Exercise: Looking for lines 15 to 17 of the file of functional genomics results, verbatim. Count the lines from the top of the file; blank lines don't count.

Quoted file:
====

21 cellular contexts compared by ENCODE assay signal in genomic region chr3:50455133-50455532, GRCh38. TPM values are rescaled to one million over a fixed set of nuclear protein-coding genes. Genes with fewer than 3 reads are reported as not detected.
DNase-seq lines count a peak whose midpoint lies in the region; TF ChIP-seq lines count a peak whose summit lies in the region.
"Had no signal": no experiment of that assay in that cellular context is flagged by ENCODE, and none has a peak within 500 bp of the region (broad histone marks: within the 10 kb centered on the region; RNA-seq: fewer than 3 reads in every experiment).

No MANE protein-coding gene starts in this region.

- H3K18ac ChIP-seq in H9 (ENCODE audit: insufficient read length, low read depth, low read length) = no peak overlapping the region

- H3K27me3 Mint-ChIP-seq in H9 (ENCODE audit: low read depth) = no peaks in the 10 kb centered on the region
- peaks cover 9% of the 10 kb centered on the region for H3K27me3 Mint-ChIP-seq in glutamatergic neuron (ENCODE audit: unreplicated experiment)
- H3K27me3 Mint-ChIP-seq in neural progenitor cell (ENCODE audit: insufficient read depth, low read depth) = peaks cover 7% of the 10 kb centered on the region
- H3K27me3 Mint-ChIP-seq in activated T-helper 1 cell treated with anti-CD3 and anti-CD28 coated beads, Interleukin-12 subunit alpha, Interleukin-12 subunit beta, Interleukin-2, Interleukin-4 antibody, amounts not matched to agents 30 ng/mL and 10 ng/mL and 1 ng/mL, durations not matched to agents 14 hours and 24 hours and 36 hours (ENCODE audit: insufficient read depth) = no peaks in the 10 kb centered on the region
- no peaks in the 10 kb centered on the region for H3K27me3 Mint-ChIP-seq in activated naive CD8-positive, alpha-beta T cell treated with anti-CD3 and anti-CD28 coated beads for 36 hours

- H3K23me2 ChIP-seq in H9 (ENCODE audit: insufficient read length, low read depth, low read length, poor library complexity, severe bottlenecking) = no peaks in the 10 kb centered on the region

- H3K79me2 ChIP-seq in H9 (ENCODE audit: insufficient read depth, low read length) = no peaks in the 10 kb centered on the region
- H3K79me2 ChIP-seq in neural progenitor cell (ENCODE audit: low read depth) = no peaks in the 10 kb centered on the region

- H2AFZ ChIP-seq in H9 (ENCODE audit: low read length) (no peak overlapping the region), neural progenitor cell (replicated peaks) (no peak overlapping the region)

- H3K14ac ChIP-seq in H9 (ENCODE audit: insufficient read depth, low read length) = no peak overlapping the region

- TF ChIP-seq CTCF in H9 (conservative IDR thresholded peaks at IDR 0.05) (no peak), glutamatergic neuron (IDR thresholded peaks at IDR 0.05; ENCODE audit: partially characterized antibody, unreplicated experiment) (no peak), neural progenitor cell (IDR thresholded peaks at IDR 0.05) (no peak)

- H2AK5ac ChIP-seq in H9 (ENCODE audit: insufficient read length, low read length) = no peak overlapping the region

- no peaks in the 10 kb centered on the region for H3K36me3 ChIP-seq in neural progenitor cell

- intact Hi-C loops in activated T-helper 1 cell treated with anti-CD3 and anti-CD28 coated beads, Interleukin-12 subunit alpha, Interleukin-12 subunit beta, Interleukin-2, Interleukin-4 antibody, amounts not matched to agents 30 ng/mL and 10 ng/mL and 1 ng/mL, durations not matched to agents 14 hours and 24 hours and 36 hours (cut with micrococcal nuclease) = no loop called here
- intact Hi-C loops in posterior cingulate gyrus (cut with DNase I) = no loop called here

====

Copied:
- H3K14ac ChIP-seq in H9 (ENCODE audit: insufficient read depth, low read length) = no peak overlapping the region

- TF ChIP-seq CTCF in H9 (conservative IDR thresholded peaks at IDR 0.05) (no peak), glutamatergic neuron (IDR thresholded peaks at IDR 0.05; ENCODE audit: partially characterized antibody, unreplicated experiment) (no peak), neural progenitor cell (IDR thresholded peaks at IDR 0.05) (no peak)

- H2AK5ac ChIP-seq in H9 (ENCODE audit: insufficient read length, low read length) = no peak overlapping the region